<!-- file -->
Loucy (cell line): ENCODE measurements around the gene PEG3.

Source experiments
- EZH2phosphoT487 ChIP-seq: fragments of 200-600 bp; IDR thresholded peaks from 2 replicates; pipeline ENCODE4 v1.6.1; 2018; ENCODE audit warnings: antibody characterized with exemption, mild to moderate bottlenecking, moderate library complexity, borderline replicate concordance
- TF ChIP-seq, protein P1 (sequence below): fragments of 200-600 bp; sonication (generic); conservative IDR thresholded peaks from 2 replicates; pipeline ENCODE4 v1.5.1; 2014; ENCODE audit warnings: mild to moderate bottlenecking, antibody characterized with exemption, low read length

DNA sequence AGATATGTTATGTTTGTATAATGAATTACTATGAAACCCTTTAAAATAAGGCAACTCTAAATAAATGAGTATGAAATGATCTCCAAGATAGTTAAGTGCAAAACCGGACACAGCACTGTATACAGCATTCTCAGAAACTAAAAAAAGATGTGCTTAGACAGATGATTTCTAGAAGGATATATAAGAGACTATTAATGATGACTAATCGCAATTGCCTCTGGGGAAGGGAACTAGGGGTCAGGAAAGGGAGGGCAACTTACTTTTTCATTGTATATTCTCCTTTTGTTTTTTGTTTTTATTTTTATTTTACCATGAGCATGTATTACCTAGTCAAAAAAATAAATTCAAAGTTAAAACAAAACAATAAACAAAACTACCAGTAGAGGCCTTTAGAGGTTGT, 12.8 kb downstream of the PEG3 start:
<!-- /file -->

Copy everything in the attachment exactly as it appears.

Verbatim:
Loucy (cell line): ENCODE measurements around the gene PEG3.

Source experiments
- EZH2phosphoT487 ChIP-seq: fragments of 200-600 bp; IDR thresholded peaks from 2 replicates; pipeline ENCODE4 v1.6.1; 2018; ENCODE audit warnings: antibody characterized with exemption, mild to moderate bottlenecking, moderate library complexity, borderline replicate concordance
- TF ChIP-seq, protein P1 (sequence below): fragments of 200-600 bp; sonication (generic); conservative IDR thresholded peaks from 2 replicates; pipeline ENCODE4 v1.5.1; 2014; ENCODE audit warnings: mild to moderate bottlenecking, antibody characterized with exemption, low read length

DNA sequence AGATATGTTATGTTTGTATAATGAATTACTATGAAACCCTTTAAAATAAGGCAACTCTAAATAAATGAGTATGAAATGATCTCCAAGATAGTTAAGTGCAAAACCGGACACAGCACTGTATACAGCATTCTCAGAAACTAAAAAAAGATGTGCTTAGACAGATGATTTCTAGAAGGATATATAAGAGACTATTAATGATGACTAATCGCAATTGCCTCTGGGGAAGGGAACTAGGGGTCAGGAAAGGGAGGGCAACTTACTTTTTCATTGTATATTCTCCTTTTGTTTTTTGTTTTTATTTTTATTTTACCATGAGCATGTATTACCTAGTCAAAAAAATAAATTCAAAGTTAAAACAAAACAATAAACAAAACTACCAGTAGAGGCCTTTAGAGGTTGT, 12.8 kb downstream of the PEG3 start: